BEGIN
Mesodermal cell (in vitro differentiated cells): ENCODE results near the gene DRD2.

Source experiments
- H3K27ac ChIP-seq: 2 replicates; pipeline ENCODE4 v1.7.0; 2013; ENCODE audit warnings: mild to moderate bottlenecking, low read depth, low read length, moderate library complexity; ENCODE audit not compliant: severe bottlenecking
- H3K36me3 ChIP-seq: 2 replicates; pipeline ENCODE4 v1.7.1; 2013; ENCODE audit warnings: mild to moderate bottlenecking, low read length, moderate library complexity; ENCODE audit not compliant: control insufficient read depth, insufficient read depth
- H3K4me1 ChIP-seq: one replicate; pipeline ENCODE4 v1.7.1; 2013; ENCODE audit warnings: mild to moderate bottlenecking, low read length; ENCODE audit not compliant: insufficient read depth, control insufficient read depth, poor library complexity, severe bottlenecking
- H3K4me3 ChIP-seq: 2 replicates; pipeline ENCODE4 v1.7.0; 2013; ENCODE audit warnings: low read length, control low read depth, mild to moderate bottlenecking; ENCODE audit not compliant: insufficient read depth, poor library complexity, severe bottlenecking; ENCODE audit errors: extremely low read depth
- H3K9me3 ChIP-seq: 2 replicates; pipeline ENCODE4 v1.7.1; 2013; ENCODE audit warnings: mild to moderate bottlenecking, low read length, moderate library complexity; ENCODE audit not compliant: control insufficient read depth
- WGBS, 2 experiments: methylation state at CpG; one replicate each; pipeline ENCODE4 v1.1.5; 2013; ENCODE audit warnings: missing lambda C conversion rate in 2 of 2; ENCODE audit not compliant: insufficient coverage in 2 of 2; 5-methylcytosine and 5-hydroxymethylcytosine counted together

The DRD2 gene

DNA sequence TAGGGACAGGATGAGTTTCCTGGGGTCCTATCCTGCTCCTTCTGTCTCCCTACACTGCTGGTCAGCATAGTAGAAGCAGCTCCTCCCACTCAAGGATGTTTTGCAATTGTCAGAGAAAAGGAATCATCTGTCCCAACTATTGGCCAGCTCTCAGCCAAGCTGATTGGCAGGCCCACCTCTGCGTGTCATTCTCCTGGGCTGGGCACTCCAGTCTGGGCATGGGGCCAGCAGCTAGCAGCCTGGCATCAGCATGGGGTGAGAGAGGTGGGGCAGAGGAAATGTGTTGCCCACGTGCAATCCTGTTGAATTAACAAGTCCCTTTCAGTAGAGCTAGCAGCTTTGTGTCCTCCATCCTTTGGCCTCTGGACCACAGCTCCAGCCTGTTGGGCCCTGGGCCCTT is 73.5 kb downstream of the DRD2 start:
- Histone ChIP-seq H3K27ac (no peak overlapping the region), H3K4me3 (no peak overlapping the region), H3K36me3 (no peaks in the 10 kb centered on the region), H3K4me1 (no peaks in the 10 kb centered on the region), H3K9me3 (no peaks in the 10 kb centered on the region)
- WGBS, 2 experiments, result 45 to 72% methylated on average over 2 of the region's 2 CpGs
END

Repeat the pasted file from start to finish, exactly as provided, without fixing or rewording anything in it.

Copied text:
Mesodermal cell (in vitro differentiated cells): ENCODE results near the gene DRD2.

Source experiments
- H3K27ac ChIP-seq: 2 replicates; pipeline ENCODE4 v1.7.0; 2013; ENCODE audit warnings: mild to moderate bottlenecking, low read depth, low read length, moderate library complexity; ENCODE audit not compliant: severe bottlenecking
- H3K36me3 ChIP-seq: 2 replicates; pipeline ENCODE4 v1.7.1; 2013; ENCODE audit warnings: mild to moderate bottlenecking, low read length, moderate library complexity; ENCODE audit not compliant: control insufficient read depth, insufficient read depth
- H3K4me1 ChIP-seq: one replicate; pipeline ENCODE4 v1.7.1; 2013; ENCODE audit warnings: mild to moderate bottlenecking, low read length; ENCODE audit not compliant: insufficient read depth, control insufficient read depth, poor library complexity, severe bottlenecking
- H3K4me3 ChIP-seq: 2 replicates; pipeline ENCODE4 v1.7.0; 2013; ENCODE audit warnings: low read length, control low read depth, mild to moderate bottlenecking; ENCODE audit not compliant: insufficient read depth, poor library complexity, severe bottlenecking; ENCODE audit errors: extremely low read depth
- H3K9me3 ChIP-seq: 2 replicates; pipeline ENCODE4 v1.7.1; 2013; ENCODE audit warnings: mild to moderate bottlenecking, low read length, moderate library complexity; ENCODE audit not compliant: control insufficient read depth
- WGBS, 2 experiments: methylation state at CpG; one replicate each; pipeline ENCODE4 v1.1.5; 2013; ENCODE audit warnings: missing lambda C conversion rate in 2 of 2; ENCODE audit not compliant: insufficient coverage in 2 of 2; 5-methylcytosine and 5-hydroxymethylcytosine counted together

The DRD2 gene

DNA sequence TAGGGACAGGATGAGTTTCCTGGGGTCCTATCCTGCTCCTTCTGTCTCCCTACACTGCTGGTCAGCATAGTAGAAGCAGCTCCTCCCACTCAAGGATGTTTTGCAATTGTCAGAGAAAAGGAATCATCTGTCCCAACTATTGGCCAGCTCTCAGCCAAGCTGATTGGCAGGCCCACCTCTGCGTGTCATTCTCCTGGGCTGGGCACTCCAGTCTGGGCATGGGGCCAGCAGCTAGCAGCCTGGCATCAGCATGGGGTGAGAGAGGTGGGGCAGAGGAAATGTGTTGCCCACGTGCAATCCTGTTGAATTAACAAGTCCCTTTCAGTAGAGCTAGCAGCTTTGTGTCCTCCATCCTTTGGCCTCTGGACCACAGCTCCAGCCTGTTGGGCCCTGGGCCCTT is 73.5 kb downstream of the DRD2 start:
- Histone ChIP-seq H3K27ac (no peak overlapping the region), H3K4me3 (no peak overlapping the region), H3K36me3 (no peaks in the 10 kb centered on the region), H3K4me1 (no peaks in the 10 kb centered on the region), H3K9me3 (no peaks in the 10 kb centered on the region)
- WGBS, 2 experiments, result 45 to 72% methylated on average over 2 of the region's 2 CpGs